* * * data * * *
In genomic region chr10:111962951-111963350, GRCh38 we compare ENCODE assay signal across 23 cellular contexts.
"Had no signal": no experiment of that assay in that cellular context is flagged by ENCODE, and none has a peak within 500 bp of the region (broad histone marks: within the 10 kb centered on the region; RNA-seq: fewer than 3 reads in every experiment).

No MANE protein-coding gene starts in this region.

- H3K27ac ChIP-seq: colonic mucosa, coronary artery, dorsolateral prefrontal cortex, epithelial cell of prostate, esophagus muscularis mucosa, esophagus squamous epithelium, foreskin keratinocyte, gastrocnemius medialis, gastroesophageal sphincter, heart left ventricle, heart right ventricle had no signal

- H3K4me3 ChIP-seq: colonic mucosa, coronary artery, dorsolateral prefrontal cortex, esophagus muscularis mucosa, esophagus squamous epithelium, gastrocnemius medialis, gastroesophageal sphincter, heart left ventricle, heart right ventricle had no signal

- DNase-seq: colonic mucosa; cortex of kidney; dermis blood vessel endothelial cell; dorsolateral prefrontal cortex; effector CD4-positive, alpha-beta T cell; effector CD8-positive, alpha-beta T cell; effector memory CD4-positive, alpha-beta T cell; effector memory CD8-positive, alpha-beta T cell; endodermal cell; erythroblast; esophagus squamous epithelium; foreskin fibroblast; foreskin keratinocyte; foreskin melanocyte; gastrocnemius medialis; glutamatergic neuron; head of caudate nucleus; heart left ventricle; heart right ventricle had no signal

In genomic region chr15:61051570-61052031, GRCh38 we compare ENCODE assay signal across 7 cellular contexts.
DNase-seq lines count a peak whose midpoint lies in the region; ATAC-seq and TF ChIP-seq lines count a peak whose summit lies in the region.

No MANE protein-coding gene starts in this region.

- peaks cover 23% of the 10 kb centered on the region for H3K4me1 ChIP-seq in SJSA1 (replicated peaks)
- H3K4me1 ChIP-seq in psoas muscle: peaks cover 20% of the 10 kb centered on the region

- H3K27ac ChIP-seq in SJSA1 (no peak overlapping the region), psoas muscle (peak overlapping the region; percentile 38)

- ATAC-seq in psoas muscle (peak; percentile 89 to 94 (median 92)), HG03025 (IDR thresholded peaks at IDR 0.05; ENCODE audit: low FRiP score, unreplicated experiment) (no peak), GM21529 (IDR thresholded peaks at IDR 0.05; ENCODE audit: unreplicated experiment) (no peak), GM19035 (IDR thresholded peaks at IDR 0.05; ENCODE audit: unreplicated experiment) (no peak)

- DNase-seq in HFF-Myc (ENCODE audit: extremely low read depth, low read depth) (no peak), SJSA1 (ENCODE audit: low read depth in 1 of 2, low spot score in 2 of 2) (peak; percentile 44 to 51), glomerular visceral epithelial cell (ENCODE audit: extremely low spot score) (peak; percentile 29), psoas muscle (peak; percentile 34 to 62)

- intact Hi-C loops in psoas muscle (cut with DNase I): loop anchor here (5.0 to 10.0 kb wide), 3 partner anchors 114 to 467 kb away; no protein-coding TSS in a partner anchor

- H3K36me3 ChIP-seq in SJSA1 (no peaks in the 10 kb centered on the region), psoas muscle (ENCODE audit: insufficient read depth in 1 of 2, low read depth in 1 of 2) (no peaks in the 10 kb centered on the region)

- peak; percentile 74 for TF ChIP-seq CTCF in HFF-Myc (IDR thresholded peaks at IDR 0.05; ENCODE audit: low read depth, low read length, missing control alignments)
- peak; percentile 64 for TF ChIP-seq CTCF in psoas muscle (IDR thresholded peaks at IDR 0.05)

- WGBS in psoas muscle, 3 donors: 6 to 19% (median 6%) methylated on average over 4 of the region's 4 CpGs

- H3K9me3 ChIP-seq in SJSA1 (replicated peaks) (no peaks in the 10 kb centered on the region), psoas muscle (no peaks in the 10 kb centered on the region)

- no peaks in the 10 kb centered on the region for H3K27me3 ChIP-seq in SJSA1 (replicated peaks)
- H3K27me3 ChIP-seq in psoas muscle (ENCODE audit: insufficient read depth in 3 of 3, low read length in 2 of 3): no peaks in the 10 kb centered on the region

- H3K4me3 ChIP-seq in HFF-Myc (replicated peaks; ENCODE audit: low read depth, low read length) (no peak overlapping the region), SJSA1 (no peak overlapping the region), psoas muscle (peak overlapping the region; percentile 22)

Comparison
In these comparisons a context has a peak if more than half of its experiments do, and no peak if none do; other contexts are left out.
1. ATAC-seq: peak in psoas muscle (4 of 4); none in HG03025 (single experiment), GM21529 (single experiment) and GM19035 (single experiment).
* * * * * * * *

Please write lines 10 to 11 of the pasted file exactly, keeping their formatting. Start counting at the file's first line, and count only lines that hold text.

- peaks cover 23% of the 10 kb centered on the region for H3K4me1 ChIP-seq in SJSA1 (replicated peaks)
- H3K4me1 ChIP-seq in psoas muscle: peaks cover 20% of the 10 kb centered on the region